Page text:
creative spaces :: linda bloomfield
Katie | June 6, 2012
I love Linda Bloomfield’s work, especially her gorgeous teaset. Her products are perfectly formed to fit the human hand, incredibly tactile and well designed – the teapot pours perfectly without spilling a drop. So it is with great pleasure that I present a little look around the studio where it all happens.
Linda hand throws all her work on the wheel and then sometimes adds dimples (perfectly placed for finger and thumb) or alters the shape, for example her teapots gets squashed on one side, a lid cut out and a handle added.
Here’s one of Linda’s trademark dimples in the making.
A selection of brushes in a fabulous retro pot – and I love the patina behind created by splatters of clay.
Linda uses all her own glazes and avoids using commercial ceramic colours. Sha said: “I particularly like tactile satin matt glazes which feel like marble. Most tableware nowadays has very shiny surfaces.”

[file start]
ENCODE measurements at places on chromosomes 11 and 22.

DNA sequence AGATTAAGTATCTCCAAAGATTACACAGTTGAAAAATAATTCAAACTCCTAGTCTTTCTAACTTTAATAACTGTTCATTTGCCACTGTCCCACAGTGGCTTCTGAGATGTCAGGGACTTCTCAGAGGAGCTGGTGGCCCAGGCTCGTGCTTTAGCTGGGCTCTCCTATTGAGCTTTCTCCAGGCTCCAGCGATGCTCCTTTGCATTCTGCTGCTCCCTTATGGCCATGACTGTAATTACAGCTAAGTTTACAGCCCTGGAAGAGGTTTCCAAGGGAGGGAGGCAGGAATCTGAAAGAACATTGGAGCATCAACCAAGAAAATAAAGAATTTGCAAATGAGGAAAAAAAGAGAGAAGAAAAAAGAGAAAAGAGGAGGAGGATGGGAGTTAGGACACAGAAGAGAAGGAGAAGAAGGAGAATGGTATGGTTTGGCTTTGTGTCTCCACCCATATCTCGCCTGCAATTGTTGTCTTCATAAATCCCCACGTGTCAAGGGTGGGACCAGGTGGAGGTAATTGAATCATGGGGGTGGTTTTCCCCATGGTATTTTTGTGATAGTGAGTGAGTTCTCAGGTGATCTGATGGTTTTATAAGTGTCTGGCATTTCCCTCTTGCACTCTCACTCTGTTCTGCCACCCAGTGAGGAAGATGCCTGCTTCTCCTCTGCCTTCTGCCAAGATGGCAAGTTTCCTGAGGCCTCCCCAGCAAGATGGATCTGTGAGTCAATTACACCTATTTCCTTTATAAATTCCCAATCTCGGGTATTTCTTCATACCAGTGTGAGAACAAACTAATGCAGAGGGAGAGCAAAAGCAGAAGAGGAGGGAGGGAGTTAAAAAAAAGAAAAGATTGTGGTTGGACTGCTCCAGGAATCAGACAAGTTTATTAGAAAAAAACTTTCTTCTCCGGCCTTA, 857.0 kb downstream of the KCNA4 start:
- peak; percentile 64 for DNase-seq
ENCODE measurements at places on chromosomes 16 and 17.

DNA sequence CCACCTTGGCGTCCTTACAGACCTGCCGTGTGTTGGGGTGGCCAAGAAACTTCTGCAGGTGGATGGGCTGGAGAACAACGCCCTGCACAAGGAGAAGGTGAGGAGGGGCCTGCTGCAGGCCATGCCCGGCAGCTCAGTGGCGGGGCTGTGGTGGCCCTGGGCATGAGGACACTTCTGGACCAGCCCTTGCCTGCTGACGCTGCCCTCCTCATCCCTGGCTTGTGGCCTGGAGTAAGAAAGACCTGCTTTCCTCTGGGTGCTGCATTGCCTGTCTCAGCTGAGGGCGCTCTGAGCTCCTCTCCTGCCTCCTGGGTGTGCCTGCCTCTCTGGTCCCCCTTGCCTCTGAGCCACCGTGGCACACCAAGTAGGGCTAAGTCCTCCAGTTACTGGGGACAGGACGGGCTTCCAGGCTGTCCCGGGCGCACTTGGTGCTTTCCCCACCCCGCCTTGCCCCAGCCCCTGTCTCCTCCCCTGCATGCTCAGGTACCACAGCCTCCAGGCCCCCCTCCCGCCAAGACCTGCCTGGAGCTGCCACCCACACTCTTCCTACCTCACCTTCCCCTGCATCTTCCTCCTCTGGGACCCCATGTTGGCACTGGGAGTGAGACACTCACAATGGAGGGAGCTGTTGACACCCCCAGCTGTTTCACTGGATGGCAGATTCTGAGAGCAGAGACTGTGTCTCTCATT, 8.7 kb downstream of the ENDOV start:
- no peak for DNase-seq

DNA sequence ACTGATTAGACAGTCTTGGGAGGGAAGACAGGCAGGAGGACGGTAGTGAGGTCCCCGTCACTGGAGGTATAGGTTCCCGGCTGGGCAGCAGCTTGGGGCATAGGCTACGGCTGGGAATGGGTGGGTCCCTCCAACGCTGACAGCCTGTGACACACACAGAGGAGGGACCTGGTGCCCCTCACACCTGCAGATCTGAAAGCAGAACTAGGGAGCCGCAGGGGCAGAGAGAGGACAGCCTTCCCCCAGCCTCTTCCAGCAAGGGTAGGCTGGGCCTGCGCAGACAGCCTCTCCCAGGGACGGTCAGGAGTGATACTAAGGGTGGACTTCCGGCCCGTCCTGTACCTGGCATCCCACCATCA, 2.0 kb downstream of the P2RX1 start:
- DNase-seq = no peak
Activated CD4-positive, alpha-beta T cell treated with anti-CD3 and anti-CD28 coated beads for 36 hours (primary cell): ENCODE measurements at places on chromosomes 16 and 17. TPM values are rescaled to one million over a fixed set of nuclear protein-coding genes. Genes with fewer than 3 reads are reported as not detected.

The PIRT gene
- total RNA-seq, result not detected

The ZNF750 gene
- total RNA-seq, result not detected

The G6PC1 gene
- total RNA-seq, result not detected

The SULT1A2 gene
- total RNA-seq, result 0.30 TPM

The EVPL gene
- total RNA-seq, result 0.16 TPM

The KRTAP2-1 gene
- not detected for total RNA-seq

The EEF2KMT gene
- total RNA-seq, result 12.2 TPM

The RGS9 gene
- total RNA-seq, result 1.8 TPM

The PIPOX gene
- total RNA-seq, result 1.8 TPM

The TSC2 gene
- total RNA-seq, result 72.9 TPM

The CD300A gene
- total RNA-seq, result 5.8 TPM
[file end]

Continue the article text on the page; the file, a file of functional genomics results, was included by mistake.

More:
I asked Linda who her pottery heroes are: “Lucie Rie, Eva Zeisel, I am particularly interested in women potters who fled to Europe and the USA at the outbreak of the second world war including Bauhaus students Grete Marks and Marguerite Wildenhain. I think female potters (and Jonathan Adler) make beautifully rounded organic forms.”
Here is Linda’s wheel and more splattered clay…
And for inspiration she turns to “Eva Zeisel, designer of mid 20th century tableware, and other midcentury potteries such as Heath Ceramics, Poole Pottery Twintone and Branksome China. I also love Japanese pottery and lived in Japan for a year in the 90s.”
And Linda’s advice for the aspiring potter? “Keep practising and don’t give up.”
Linda Bloomfield will be on stand LP50 at Pulse 2012 at London’s Earl’s Court from Sunday 10th – Tuesday 12th June 2012. Pulse is a design trade show focusing on five key areas: home, gifts, fashion accessories, wellbeing and Launchpad. I’ll have a stand in the Launchpad section selling my book, so make sure you come and find me too if you’re going to be there.
Further reading for the especially geeky: